You searched for "technological"

1424 results found

Stuttering and bullying - everyone’s business

This article emphasises that bullying (distinct from teasing- the former being defined as repeated actions intended as harmful, compared to good-natured interactions enjoyed by everyone) is an issue that can impact significantly on a child or young person’s ability to...

The increasingly favourable outcomes from endoscopic endonasal approaches for the management of pituitary adenomas

Historically, pituitary tumours have been surgically managed with an open, transcranial approach. Although this approach still has its merits in large intracranial adenomas, technological advancement has allowed smaller tumours to be debulked via a transseptal microscopic technique. These days, the...

Augmented reality – a quick overview of potential technology

Is that the optic nerve? Where is the carotid? Both questions you would prefer to know the answer to upfront. This article discusses if augmented reality can help us with surgical navigation around the skull base. Although endoscopic skull base...

Audiology in this issue...Connected Health in Audiology: The Future of Hearing Healthcare

Melanie Ferguson, PhD, Head of Audiological Science, National Acoustic Laboratories, Sydney, Australia. E: melanie.ferguson@nal.gov.au Twitter: @Mel_Ferguson1 Danielle Glista, PhD, Assistant Professor, The School of Communication Sciences and Disorders, Faculty of Health Sciences, Western University; National Centre for Audiology, Western University,...

Training people with Parkinson’s disease and their partners to have better conversations

Parkinson’s disease is predominantly considered a motor disorder, impacting speech, particularly voice volume, amongst other physical functions. Language and cognitive difficulties, such as difficulties in word finding and social pragmatics are also a key feature of Parkinson’s disease. Given the...

Audiology in this issue... The Changing World of Computational Audiology

Deborah Vickers, PhD, Principal Research Fellow in Hearing & Deafness, University of Cambridge, UK. E: dav1000@cam.ac.ukTwitter: @SOUNDLabCam / @DebiVickers_ / @BEARS_CIwww-neurosciences.medschl.cam.ac.uk/sound-lab/ Lorenzo Picinali, Reader in Audio Experience Design, Imperial College London, UK. E: l.picinali@imperial.ac.uk ENT & Audiology News Jan/Feb 2022...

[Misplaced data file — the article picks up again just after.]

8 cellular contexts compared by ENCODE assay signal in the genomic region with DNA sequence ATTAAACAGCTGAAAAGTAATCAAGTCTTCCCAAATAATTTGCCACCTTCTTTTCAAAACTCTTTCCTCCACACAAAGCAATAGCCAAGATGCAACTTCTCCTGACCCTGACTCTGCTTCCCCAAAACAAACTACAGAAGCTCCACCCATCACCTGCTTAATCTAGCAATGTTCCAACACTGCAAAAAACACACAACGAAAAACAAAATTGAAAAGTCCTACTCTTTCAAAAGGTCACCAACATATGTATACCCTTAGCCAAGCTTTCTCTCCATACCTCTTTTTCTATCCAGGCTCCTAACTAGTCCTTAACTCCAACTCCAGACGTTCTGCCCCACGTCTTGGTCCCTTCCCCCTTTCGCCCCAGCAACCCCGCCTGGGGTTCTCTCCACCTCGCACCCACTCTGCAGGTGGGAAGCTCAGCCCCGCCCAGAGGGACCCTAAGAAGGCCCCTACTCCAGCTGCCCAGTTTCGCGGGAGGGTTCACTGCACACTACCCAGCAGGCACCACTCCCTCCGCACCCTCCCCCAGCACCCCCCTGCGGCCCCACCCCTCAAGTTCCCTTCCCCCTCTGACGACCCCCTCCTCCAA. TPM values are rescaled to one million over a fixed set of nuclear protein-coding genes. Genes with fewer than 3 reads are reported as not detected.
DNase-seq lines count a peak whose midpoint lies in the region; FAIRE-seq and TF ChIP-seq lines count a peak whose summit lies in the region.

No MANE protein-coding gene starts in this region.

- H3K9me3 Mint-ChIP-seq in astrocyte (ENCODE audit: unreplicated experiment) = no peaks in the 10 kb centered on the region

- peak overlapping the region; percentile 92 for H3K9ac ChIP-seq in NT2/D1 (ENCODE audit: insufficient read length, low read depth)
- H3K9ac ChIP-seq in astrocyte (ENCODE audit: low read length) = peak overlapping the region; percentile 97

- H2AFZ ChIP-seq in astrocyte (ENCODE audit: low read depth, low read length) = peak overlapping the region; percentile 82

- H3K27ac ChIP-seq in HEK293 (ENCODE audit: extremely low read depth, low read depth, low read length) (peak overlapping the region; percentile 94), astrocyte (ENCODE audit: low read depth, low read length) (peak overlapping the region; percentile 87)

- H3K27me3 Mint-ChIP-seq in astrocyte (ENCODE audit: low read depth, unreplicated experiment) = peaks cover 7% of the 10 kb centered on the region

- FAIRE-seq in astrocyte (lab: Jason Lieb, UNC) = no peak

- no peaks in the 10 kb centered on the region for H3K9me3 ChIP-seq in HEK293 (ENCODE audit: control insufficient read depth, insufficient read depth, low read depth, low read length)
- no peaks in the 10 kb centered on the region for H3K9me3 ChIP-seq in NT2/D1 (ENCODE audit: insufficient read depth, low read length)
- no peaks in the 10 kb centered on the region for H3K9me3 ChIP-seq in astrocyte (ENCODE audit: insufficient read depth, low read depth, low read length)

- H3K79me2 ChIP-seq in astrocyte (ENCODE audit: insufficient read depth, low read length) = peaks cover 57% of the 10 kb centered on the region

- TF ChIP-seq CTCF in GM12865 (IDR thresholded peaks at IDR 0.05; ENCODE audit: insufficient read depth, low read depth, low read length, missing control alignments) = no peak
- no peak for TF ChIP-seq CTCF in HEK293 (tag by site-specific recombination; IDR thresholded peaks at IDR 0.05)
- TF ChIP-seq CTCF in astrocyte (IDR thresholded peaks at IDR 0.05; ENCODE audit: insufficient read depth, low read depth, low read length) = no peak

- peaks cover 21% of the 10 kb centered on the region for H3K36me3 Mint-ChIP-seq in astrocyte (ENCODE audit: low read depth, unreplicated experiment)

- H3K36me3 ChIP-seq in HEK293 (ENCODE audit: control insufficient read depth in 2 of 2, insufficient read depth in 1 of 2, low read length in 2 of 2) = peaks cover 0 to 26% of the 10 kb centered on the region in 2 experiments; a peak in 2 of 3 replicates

Hearing aids 2019: today’s technology

High-end or basic hearing aids: does the technology level make a difference? Catherine Palmer shares the current evidence base and suggests where hearing healthcare professionals can make the most impact. The most common complaint from individuals with mild-to-moderately severe hearing...

Professional voice: the science and art of clinical care – Fourth Edition

The field of laryngology has vastly expanded over the last 30 years and this latest edition illustrates its continuing evolution. This three-volume edition has been updated and expanded with the addition of 20 new chapters, including paediatric voice disorders and...

The art and science of acoustic ecology

Aki Pasoulas summarises the diverse forms and approaches of the relatively new and expanding area of acoustic ecology, a discipline that studies the relationship between living beings and their sonic environment. Sound Ecology emerged in the late 1960s through the...

Family-centred early intervention: supporting a call to action

Family-centred care for young children is a commonly used but frequently under-appreciated approach in audiology. Prof Moodie discusses how we can take positive action to improve our approach to families in ways that make a meaningful difference in their lives....

The future of hearing care and the role of audiology

The Clinical Director of Cincinnati Children’s Hospital Medical Center and President-elect of the American Academy of Audiology reviews the status of the present day audiologist’s remit, and discusses the changes we can expect with the changing demographic and behaviour of...

Atlas of Endoscopic Sinus and Skull Base Surgery

This surgical textbook has a target audience of otolaryngology consultants carrying out basic and advanced rhinological procedures. It is also suited to otolaryngology trainees and fellows. Although it would provide a useful reference text for otolaryngology consultants I found it...